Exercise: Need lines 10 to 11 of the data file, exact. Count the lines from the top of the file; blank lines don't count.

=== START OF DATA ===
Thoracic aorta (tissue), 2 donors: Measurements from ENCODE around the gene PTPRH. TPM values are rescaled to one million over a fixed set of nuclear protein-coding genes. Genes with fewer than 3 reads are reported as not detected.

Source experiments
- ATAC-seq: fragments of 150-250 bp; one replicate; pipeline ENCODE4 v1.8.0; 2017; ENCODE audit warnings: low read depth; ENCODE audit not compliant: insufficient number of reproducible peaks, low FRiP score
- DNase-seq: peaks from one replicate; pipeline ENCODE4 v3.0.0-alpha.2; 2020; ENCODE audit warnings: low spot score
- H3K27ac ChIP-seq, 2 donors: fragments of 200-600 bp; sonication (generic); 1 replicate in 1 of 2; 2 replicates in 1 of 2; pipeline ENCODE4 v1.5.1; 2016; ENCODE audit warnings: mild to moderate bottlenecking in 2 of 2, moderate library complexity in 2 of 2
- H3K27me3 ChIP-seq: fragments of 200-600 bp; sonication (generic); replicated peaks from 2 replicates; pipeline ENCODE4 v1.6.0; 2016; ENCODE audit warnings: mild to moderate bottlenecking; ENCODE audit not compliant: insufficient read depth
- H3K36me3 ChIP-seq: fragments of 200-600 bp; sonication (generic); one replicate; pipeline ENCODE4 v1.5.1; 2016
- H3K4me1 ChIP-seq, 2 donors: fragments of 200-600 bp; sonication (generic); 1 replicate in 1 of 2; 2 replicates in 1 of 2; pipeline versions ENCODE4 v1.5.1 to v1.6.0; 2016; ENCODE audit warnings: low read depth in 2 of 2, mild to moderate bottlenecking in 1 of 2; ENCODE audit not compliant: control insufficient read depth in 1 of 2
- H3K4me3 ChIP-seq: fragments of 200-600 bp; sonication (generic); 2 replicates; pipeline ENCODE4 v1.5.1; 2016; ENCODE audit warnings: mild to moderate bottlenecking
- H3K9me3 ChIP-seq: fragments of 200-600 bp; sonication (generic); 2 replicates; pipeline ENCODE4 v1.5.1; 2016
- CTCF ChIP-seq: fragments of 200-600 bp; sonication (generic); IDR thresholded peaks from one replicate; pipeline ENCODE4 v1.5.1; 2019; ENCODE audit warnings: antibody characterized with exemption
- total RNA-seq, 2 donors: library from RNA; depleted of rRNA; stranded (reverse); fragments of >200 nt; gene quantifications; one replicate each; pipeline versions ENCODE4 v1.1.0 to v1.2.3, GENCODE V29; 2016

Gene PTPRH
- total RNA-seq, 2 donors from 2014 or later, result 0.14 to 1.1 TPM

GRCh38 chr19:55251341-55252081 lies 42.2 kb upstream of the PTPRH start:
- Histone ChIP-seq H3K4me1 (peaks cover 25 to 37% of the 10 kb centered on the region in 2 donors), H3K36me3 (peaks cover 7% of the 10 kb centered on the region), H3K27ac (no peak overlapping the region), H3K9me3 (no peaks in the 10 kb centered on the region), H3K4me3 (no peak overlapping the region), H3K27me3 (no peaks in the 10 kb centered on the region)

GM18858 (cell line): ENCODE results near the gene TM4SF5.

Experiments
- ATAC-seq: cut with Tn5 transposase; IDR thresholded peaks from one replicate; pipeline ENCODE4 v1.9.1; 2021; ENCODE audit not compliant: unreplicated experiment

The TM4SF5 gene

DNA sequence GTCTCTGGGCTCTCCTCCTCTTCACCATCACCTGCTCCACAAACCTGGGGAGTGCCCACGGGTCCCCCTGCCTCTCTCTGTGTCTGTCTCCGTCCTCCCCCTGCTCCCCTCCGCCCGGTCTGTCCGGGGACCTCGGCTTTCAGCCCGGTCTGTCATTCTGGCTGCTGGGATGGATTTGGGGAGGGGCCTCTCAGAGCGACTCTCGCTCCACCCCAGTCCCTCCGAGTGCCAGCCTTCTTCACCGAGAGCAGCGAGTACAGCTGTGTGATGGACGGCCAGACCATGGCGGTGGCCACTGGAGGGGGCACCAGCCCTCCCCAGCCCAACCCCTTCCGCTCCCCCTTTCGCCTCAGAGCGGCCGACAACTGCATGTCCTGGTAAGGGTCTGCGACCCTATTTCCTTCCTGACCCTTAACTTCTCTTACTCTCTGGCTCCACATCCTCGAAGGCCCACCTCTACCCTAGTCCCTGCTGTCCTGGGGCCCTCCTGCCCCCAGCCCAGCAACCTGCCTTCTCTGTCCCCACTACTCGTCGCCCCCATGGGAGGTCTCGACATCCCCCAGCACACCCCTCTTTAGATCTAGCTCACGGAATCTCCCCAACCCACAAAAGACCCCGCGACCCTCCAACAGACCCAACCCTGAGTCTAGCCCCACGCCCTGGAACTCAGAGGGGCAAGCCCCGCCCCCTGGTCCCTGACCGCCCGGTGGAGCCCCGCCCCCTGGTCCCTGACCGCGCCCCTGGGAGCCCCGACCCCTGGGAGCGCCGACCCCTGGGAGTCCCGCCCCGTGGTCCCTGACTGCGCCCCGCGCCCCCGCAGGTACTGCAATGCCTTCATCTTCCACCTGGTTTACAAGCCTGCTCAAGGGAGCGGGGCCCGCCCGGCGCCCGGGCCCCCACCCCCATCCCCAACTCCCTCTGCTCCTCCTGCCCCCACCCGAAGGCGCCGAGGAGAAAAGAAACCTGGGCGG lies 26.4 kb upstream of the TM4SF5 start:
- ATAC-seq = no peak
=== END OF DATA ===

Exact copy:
- H3K9me3 ChIP-seq: fragments of 200-600 bp; sonication (generic); 2 replicates; pipeline ENCODE4 v1.5.1; 2016
- CTCF ChIP-seq: fragments of 200-600 bp; sonication (generic); IDR thresholded peaks from one replicate; pipeline ENCODE4 v1.5.1; 2019; ENCODE audit warnings: antibody characterized with exemption